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Groupon Suffers From Buyers’ Remorse

Online deal giant Groupon is dealing with back-to-back pieces of negative attention after an earnings restatement and a report that the Security and Exchange Commission has launched a preliminary investigation into its financials.

According to a report in The Wall Street Journal, which cited one source, the SEC hasn't made a decision yet as to whether it will open a formal probe of Groupon.

This isn't the first time Groupon has raised eyebrows with regard to its first numbers. Before its November initial public offering, the company was forced to revise its revenue accounting in order to appease regulators.

But how bad are things for Groupon? It's still producing revenue, and again, the SEC's exploration hasn't been formalized, so let's not get ahead of ourselves. On the other hand, the company is still young, and while it has to please customers, one of its main goals should be to instill investor confidence in its business plan and management.

Last week, investors were shocked when the company revised its earnings to account for a failure to estimate the correlation between the price of a product and buyers' remorse. Groupon launched a large volume of higher-priced deals late in 2011, and its financial results didn't reflect the higher volume of customers who bought those deals only to ask for a refund several months later. The refunds tacked on an additional $14.3 million to the loss of $42.7 million it had previously reported based on its fourth-quarter results.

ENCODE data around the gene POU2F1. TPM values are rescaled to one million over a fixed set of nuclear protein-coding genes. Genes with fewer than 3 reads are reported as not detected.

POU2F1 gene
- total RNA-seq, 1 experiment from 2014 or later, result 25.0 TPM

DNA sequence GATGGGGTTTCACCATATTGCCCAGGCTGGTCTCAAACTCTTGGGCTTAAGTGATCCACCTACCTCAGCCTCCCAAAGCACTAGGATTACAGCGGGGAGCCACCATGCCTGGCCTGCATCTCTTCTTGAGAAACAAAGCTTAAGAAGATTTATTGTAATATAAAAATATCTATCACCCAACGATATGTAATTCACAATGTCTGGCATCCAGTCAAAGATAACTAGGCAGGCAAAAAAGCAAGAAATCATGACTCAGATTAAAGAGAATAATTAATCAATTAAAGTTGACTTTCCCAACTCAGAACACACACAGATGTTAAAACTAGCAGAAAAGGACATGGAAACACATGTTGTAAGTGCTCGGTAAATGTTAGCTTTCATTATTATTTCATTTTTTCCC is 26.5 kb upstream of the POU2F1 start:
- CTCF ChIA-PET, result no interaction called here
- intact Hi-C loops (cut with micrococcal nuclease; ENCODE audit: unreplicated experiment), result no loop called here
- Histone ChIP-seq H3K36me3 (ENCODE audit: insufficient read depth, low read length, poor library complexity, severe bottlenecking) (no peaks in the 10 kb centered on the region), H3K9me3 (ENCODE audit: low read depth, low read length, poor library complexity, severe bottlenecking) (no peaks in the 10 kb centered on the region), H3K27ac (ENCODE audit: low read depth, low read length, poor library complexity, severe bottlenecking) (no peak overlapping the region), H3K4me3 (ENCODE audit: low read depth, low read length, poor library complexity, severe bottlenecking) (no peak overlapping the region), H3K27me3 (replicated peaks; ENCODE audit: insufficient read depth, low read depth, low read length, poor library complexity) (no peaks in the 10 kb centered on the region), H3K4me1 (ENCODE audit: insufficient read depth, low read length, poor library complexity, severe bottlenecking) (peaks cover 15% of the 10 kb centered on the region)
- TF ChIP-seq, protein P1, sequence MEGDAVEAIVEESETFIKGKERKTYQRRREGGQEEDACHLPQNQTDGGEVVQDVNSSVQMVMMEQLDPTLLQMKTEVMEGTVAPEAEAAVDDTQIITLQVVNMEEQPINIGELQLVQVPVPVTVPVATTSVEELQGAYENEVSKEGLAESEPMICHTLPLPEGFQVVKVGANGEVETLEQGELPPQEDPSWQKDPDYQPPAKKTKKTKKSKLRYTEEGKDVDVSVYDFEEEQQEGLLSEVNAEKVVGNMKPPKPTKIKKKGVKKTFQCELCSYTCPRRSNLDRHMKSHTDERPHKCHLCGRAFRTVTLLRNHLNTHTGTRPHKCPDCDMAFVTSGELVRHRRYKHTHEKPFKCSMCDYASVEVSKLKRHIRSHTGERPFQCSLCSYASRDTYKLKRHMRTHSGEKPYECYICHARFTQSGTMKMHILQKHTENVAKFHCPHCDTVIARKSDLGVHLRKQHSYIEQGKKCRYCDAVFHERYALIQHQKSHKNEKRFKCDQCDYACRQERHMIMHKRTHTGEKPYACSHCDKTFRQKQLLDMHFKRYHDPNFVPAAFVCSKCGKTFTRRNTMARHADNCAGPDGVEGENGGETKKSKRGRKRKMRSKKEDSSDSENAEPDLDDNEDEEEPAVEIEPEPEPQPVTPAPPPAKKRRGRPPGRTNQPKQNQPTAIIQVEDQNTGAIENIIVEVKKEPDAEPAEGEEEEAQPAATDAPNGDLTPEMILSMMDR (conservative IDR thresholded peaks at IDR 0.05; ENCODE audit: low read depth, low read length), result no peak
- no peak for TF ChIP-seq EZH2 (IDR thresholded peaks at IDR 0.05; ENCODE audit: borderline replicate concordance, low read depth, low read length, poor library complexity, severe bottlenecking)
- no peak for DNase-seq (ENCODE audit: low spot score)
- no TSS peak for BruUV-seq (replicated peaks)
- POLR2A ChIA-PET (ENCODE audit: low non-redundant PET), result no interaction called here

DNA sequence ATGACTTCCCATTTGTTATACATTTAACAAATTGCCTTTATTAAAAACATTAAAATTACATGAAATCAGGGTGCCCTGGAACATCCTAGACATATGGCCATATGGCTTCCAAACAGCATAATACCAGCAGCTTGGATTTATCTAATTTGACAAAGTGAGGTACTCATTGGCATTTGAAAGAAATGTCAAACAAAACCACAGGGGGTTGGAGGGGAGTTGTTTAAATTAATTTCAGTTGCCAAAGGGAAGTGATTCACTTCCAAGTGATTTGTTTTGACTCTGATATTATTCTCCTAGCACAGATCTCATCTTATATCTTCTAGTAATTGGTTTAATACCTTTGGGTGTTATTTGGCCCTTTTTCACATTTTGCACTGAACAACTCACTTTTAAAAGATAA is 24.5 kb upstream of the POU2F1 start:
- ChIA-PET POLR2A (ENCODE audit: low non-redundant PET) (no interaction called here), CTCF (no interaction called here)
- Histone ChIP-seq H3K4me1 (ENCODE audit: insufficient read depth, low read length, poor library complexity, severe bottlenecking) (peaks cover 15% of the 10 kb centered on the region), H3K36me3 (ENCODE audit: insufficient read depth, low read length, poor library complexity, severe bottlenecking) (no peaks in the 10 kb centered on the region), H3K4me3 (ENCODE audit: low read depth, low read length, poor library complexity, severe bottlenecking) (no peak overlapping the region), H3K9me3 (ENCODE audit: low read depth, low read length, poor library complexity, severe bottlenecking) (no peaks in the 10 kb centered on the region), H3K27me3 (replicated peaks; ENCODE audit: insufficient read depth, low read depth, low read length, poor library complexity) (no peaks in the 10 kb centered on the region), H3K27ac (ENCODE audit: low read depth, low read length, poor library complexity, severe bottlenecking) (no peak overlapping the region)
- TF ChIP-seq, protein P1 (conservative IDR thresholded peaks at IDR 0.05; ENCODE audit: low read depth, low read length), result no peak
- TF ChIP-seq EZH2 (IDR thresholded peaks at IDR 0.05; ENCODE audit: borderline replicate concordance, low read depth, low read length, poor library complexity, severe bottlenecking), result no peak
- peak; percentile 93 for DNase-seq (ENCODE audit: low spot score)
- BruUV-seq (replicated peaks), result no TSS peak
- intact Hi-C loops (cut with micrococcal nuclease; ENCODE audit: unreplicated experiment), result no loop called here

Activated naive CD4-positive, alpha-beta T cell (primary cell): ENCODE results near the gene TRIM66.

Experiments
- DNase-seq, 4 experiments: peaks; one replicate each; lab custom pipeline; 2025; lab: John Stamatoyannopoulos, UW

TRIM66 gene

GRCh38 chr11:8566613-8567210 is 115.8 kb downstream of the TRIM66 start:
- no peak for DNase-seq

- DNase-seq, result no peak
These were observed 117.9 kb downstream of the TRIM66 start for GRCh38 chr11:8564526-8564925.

After Friday's admission, Groupon was required to state that it had a  "material weakness" around the financial statement closing process.

"This is common for fast growing companies with new financial teams and significant international operations," RBS analyst Ross Sandler wrote in a research report. "Groupon is working to resolve the material weakness, and we expect it to be removed by year end 2012 (upon the 2012 10-K)."

Wall Street Reacts

The reassurance wasn't enough for everyone. Groupon's gaffe didn't sit well with investors, and some other Wall Street analysts. Bank of America-Merrill Lynch cut the stock to neutral from buy, and Stifel Nicolaus slashed its rating to sell from hold.

"I just question whether it means that the addressable market is as gargantuan as they say it is," Stifel Nicolaus analyst Jordan Rohan said on CNBC Monday. Rohan said his concerns were not so much the revision as the implications regarding consumer satisfaction.

As customers decided they didn't want to hang on to Groupon's pricier deals, investors, for their part, decided they didn't want to hold on to the stock. But the severity of the selloff has sparked some criticism.

As Breakout pointed out yesterday, the stock was "penalized more than $1 billion for what is essentially a $100 million revenue restatement from last year, a 10% beating that is arguably too harsh."

Cue Spotlight

So far, the SEC's action has been limited to a probe. All of the agency's investigations are conducted privately, and it normally uses a combination of the following approaches to these matters -- informal inquiries, interviewing witnesses, examining brokerage records and reviewing trading data.

A formal SEC investigation is different. A formal investigation can involve subpoenas for witnesses to testify and produce books, records and other relevant documents. In situations where that step is taken, the staff presents its ultimate findings, and the commission then has the authority to direct its staff to file a case in federal court or bring an administrative action. Often, the cases are settled without a trial.